Closing the Cycle

Broadway Bound concludes Neil Simon's 'Eugene' trilogy and marks the end of Michael Weaver's time at Interplayers

Nich Witham (left) plays Eugene Jerome in Broadway Bound, alongside Jerry Sciarrio (center) and Dalin Tipton. - SARAH WURTZ
Sarah Wurtz
Nich Witham (left) plays Eugene Jerome in Broadway Bound, alongside Jerry Sciarrio (center) and Dalin Tipton.

By kicking off its current season with Broadway Bound from Neil Simon's semi-autobiographical "Eugene" cycle, Interplayers is drawing overt parallels to the way the theater opened its previous season.

Broadway Bound is the third and final play of Simon's dramatic trilogy, and will revisit the exact same apartment set — albeit more than a decade on — that audiences saw last year in Brighton Beach Memoirs. Nich Witham, who played Eugene in Brighton Beach, will reprise his more mature character in Broadway Bound. So will Samantha Camp, who plays his long-suffering mother Kate.

Director Michael Weaver says it's "not unusual" for theaters to skip Biloxi Blues, the second play in the series, as Interplayers has.

"Biloxi Blues is about Eugene in the army and his run-ins with bigotry, and it really is parenthetical to the story of the family," says Weaver. "In a sense, Broadway Bound is the reverse of Brighton Beach. Brighton Beach is about opportunity and the bright future, and things that are out there that you can embrace and grab hold of and ride to a conclusion. Broadway Bound is about opportunities not grabbed, and it's about regret."

Although Broadway Bound's missed opportunities and "unraveling" of the Jerome family might not sound like the stuff of comedy, Weaver emphasizes that it's "hilariously funny" in a way that seems to elude more contemporary plays.

"The best comedies are always about something important and something serious," he says. "No, this isn't a door-slamming farce where people drop their pants and fall down, although doors get slammed and people do fall down. But if you look at the comedies of Alan Ayckbourn or Noël Coward and certainly Neil Simon, they're always about really serious, important issues, and their humor comes out of people either masking that pain or delving into it."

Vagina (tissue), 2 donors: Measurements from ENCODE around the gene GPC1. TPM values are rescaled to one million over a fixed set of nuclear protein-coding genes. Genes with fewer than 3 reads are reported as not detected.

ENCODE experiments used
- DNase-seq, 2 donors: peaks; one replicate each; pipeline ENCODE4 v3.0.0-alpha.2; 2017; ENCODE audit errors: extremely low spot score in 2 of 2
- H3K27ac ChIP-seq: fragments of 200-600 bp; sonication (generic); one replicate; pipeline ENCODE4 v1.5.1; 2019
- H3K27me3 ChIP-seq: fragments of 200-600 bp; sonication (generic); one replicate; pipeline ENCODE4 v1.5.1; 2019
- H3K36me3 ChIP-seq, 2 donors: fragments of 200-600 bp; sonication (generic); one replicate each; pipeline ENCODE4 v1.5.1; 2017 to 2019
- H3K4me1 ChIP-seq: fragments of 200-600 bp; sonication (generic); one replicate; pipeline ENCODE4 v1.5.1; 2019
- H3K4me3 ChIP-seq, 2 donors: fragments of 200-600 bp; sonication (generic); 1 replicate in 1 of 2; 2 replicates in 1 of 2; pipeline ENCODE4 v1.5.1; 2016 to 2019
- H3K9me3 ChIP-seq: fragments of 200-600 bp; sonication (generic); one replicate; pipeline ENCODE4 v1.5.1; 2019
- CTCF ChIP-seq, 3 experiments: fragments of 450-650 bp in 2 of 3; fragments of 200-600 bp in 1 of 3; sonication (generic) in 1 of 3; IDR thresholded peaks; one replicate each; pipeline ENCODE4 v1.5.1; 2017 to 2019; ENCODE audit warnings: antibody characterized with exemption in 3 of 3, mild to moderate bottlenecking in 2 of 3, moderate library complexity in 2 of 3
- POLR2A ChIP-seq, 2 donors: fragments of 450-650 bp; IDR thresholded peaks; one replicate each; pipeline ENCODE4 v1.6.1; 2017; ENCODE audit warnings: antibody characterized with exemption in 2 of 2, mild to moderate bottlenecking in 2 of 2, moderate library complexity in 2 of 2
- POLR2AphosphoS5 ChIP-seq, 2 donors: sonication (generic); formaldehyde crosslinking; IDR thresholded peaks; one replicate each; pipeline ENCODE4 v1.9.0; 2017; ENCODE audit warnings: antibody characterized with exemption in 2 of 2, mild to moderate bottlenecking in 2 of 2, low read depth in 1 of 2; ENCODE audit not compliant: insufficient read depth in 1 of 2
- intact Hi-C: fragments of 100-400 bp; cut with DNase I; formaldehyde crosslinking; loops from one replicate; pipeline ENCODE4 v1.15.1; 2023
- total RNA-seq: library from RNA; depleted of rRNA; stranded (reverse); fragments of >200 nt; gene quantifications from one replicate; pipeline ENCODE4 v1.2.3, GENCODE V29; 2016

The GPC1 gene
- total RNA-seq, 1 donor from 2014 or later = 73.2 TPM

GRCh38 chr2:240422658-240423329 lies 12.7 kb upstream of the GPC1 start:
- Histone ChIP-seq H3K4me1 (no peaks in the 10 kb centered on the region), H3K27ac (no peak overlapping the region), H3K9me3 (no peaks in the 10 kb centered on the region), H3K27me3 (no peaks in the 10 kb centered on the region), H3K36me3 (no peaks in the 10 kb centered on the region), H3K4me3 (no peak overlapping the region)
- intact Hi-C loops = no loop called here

For Weaver, this play has special significance. Having worked at Interplayers in ever-expanding capacities from 1986 until 2003, he's recently resigned from the full-time position as associate artistic director that he took up in 2013. This makes Broadway Bound the last work he'll direct before leaving.

"Eugene has a line at the end of the show," says Weaver. "He and Stanley finally move out at the end of the play — that's not giving anything away — [and] Eugene walks around the house in silence as he's leaving. He looks around and he says, 'I knew this would never be my home again.' That has a lot of resonance for me." ♦

Broadway Bound • Through Sept. 20: Wed-Sat, 7:30 pm; Sat-Sun, 2 pm • $28-$30 ($22 senior/military, $12 student) • Interplayers • 174 S. Howard • 455-7529 •

Hamilton @ First Interstate Center for the Arts

Sun., May 22, 1 & 7 p.m.
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About The Author

E.J. Iannelli

E.J. Iannelli is a Spokane-based freelance writer, translator, and editor whose byline occasionally appears here in The Inlander. One of his many shortcomings is his inability to think up pithy, off-the-cuff self-descriptions.